How to use Certbot for setting up letsencrypt certificates behind a reverse proxy
Getting the official "certbot, opens an external URL in a new window" client for Letsencrypt, opens an external URL in a new window to run on a host that is not directly reachable via HTTP and/or HTTPS is a bit tricky. One specific example where this makes sense is a virtual machine that compartmentalizes some services such as mail (SMTP, IMAP) or real-time communication (XMPP, MQTT, SIP, etc.) and does intentionally not host the associated HTTP server in the same VM. There are multiple options to get Letsencrypt certificates set up on such a host, including to run the certbot client on the actual web server and then copying over the created private keys and certificates. However, this option assumes a strong trust relationships between the VMs, which we try to avoid for abvious security reasons (if the web server is successfully attacked and is configured to be able to ssh into other services for automatic certificate renewal, then the compartmentalization suddenly doesn't make much sense any more). We therefore want to execute the certbot client on the host that will actually use the certificate.
In the following, we assume a setup similar to this:
The quickest way to allow certbot to execute on VM "mail" (including renewal) is to:
ProxyPass /.well-known/acme-challenge/ http://192.168.1.70/.well-known/acme-challenge/, opens an external URL in a new window
ProxyPassReverse /.well-known/acme-challenge/ http://192.168.1.70/.well-known/acme-challenge/, opens an external URL in a new window
Make sure to include all host aliases that the SMTP/IMAP certificate should be valid for.
Note 1: The list of hostnames forwarded by the HTTP virtual host needs to include at least those passed to the certbot client.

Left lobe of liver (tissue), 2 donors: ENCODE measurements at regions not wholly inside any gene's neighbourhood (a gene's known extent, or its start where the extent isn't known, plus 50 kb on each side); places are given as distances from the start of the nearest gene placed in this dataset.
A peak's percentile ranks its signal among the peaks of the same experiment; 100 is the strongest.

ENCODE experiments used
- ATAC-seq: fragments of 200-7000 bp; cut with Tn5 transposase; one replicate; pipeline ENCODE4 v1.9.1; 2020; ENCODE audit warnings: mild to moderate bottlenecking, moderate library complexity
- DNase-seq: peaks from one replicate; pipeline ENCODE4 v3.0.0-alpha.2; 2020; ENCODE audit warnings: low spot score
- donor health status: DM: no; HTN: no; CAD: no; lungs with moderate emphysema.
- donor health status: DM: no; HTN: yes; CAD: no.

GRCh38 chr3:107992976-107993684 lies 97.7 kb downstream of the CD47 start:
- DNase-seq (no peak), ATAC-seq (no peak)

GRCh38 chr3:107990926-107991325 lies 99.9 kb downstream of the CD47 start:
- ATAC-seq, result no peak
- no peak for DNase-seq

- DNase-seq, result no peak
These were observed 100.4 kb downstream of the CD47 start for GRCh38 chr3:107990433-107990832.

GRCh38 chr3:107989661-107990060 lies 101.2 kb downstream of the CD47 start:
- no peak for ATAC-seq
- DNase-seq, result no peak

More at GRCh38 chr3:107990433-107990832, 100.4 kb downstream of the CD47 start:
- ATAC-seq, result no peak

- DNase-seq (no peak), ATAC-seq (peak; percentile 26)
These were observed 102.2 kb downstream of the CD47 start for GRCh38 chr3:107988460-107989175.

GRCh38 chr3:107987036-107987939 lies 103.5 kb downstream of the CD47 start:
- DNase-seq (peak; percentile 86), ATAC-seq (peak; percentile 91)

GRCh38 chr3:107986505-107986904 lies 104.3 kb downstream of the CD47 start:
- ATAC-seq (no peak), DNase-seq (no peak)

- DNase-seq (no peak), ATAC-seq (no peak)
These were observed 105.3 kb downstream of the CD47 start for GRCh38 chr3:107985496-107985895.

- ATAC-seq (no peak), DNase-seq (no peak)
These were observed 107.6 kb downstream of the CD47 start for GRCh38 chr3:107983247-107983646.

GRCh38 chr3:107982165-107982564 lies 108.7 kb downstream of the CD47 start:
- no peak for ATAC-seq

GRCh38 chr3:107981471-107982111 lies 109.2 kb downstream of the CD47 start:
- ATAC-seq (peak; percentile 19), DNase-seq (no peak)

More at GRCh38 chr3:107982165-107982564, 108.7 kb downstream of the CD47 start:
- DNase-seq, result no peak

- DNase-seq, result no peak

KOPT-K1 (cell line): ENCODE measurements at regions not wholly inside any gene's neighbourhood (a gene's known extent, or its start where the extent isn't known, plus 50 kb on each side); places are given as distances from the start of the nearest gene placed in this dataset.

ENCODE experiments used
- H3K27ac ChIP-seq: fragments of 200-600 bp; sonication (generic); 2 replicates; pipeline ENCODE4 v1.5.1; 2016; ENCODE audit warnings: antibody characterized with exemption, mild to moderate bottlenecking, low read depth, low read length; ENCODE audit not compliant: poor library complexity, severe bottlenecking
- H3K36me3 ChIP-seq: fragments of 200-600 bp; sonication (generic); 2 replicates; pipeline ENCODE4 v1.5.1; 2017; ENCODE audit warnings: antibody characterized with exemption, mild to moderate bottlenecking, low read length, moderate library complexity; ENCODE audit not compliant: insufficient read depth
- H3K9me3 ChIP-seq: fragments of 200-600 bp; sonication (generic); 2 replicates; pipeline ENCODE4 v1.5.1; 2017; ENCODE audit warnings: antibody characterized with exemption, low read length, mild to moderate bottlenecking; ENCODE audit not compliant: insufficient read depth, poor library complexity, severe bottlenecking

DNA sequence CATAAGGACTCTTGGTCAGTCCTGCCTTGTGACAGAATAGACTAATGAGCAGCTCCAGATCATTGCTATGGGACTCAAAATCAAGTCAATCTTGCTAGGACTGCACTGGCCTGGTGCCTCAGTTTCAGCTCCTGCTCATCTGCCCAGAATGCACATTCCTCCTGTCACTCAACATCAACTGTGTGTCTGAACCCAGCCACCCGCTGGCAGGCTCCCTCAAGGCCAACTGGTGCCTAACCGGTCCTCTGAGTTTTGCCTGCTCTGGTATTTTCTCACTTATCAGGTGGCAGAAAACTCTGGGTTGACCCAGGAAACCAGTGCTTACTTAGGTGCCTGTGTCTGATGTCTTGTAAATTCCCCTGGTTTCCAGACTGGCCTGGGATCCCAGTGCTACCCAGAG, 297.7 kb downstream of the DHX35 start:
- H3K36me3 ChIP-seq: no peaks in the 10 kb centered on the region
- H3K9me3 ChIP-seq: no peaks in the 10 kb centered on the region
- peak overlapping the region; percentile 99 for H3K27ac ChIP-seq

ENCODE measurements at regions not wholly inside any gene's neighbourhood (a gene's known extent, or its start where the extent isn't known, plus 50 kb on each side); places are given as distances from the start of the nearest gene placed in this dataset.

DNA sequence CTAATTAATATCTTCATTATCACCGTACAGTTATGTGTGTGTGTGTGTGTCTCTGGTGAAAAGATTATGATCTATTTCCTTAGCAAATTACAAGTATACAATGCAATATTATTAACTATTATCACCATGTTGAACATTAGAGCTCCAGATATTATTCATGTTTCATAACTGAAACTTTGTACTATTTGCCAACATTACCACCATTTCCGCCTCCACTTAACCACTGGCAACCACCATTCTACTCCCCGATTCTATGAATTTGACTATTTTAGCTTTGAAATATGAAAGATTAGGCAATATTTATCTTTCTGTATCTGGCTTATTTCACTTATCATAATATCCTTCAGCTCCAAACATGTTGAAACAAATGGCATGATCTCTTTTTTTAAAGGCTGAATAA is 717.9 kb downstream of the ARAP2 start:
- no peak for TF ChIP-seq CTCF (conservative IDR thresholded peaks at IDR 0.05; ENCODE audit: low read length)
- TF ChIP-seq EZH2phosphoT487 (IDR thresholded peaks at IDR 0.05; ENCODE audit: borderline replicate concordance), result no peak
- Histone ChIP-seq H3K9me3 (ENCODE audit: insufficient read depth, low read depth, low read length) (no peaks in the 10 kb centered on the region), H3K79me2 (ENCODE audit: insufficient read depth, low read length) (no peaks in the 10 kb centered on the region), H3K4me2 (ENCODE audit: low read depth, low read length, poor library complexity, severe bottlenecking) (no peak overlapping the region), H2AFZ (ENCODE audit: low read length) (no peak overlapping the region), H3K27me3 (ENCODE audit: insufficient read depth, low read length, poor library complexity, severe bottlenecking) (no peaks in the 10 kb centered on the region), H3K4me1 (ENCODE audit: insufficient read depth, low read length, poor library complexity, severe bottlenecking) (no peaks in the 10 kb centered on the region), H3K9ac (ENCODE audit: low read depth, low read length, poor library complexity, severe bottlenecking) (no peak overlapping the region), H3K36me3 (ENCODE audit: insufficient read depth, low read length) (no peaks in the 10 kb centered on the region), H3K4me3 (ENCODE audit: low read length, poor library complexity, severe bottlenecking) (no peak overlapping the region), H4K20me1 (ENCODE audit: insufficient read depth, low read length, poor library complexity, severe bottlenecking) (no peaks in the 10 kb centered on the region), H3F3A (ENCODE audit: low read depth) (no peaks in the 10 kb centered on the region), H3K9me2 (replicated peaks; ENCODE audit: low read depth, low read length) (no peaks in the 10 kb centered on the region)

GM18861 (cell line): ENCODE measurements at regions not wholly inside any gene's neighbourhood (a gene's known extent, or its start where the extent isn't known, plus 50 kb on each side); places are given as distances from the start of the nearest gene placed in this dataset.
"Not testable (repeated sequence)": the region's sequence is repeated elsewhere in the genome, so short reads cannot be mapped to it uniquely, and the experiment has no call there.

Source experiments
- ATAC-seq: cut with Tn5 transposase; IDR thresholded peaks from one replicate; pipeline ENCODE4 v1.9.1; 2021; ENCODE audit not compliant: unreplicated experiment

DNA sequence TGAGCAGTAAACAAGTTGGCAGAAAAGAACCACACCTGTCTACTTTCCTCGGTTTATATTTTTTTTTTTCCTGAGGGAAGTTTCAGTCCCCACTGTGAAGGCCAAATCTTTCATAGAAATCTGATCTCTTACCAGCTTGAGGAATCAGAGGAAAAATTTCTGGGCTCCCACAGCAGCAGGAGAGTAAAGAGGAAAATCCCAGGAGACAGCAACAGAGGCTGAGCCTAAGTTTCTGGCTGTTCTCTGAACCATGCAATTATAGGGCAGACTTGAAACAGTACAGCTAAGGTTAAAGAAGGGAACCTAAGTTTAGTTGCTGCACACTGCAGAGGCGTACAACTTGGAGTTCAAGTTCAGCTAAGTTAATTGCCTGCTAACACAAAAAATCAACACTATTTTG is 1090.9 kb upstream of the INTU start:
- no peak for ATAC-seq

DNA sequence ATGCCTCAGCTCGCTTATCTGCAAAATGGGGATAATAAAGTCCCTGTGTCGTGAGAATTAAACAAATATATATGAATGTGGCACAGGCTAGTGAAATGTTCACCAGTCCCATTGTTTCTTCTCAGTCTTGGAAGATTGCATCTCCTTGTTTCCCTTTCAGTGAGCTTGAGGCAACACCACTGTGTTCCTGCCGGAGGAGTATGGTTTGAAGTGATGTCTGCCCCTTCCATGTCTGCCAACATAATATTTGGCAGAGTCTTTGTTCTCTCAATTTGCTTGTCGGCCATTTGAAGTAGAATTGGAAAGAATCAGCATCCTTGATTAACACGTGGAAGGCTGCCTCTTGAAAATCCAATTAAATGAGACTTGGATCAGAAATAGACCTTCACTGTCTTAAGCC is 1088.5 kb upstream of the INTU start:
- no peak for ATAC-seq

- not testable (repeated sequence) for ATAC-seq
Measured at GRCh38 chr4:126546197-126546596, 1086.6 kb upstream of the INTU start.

Note 2: If multiple VMs use the same method, they can all use different certbot accounts. It is not necessary to copy the contents of /etc/letsencrypt/accounts between them.
Note 3: If non-root daemons should be able to access the TLS certificates and private keys created by certbot, it is necessary to change their permissions:
chmod +x -R /etc/letsencrypt/live /etc/letsencrypt/archive
Note 4: To automatically restart services that use these certificates after a renewal, you can use a small helper script in /etc/cron.daily/local-restart-services-on-certificate-renewal:#!/bin/sh
for s in $SERVICES; do
starttime=`systemctl -a status $s | sed -nr 's/.*Active: active \(running\) since (.*); .*/\1/p'`
reloadfiles=`find /etc/letsencrypt/live/ -newermt "$starttime"`
[ -n "$reloadfiles" ] && systemctl restart $s || true
Just add all services that reference these certificates (assuming they are managed by systemd).
That should be it. Enjoy auto-renewed certificates for hosts not directly reachable via HTTP or HTTPS.
September 17, 2017